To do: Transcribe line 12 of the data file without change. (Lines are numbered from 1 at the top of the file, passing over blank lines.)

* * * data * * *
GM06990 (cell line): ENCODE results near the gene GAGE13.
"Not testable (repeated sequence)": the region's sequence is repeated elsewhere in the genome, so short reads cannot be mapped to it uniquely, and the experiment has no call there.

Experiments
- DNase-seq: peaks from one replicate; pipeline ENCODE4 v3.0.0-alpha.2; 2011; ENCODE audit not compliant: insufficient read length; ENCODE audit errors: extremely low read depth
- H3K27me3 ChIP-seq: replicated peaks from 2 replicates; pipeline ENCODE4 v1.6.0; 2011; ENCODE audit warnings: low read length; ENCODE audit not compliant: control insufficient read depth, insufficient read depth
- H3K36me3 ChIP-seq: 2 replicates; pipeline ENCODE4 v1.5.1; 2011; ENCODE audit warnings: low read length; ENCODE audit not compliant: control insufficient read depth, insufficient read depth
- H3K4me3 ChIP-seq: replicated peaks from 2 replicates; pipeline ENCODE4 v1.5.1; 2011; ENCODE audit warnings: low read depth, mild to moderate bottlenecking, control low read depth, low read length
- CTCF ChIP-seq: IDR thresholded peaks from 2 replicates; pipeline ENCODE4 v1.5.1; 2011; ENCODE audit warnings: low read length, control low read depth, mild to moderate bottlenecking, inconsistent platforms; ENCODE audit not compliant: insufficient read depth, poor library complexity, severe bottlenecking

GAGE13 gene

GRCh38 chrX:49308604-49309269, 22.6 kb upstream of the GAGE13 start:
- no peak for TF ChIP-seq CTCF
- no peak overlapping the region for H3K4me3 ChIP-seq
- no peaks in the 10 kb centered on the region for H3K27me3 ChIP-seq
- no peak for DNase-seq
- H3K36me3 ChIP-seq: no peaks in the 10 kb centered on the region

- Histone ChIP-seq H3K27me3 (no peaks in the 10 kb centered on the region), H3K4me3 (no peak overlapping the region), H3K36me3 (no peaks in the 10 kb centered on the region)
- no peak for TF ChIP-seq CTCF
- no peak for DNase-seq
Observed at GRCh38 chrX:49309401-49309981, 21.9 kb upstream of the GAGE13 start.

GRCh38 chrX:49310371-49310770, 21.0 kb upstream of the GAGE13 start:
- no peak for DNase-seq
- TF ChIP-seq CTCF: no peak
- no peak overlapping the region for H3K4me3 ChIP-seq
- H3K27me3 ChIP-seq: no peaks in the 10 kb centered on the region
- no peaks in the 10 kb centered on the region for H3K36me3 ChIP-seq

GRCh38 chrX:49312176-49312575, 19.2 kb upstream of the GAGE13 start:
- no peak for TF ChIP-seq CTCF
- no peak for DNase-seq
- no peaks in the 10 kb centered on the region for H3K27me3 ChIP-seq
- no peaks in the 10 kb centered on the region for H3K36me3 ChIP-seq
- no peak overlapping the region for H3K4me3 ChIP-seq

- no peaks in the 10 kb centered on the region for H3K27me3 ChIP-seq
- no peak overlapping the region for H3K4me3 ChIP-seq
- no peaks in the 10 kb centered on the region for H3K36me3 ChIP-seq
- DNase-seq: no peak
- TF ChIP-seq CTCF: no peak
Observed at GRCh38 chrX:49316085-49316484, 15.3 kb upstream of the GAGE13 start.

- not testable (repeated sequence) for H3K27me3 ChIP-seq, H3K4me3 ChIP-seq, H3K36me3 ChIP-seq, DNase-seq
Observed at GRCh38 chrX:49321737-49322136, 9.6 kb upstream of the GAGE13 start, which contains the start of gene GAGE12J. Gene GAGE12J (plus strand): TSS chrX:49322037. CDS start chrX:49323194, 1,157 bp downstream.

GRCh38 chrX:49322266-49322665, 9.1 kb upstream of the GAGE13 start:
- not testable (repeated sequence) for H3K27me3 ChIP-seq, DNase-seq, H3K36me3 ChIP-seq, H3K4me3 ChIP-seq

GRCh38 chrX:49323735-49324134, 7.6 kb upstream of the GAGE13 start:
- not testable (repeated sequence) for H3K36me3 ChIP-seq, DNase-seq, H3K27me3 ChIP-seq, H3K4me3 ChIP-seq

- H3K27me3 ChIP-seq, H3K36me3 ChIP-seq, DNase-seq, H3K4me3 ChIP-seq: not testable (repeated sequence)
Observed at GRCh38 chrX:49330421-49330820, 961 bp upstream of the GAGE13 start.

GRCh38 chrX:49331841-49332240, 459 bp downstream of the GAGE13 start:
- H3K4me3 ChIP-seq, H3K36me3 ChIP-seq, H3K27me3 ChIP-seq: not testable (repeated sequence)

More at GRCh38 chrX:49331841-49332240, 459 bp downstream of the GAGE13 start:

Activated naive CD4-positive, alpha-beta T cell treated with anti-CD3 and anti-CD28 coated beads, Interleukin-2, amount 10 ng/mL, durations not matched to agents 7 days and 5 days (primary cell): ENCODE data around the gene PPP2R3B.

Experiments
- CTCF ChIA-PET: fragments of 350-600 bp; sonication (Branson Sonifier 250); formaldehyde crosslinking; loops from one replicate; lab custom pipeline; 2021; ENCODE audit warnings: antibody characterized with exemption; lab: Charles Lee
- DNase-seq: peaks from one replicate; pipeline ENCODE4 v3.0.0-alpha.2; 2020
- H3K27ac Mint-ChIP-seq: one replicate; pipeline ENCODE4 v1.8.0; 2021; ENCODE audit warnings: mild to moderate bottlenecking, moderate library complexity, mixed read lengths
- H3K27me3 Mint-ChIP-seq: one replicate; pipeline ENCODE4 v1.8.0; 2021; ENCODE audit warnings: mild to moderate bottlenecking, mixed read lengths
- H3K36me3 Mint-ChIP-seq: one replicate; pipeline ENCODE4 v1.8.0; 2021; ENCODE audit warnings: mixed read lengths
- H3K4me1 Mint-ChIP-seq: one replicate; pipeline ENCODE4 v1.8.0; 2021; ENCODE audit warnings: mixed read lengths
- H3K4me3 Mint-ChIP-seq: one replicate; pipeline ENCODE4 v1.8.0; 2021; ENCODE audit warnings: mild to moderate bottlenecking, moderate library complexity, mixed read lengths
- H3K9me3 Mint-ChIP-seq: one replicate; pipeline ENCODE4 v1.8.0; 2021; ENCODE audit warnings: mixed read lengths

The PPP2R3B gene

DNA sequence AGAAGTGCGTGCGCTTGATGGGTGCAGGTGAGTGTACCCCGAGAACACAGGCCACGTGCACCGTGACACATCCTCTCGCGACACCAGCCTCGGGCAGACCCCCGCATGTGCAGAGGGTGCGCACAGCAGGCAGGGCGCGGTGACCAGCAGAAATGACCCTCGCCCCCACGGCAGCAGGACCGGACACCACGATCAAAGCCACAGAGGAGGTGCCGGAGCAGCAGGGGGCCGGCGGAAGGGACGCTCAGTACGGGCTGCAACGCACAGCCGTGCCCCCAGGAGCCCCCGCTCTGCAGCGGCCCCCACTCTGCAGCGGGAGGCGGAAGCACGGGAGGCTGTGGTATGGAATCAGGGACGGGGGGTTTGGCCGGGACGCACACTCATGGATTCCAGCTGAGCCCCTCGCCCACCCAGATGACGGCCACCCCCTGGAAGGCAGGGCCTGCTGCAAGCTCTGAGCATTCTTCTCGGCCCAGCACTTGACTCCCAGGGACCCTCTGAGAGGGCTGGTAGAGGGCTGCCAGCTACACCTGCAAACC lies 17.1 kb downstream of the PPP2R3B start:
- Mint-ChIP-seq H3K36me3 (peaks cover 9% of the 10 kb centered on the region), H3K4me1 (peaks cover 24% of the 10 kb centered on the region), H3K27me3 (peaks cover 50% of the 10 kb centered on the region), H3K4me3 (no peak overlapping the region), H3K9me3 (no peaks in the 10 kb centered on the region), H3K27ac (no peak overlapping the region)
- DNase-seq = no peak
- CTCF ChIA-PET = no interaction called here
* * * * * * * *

- no peak overlapping the region for H3K4me3 ChIP-seq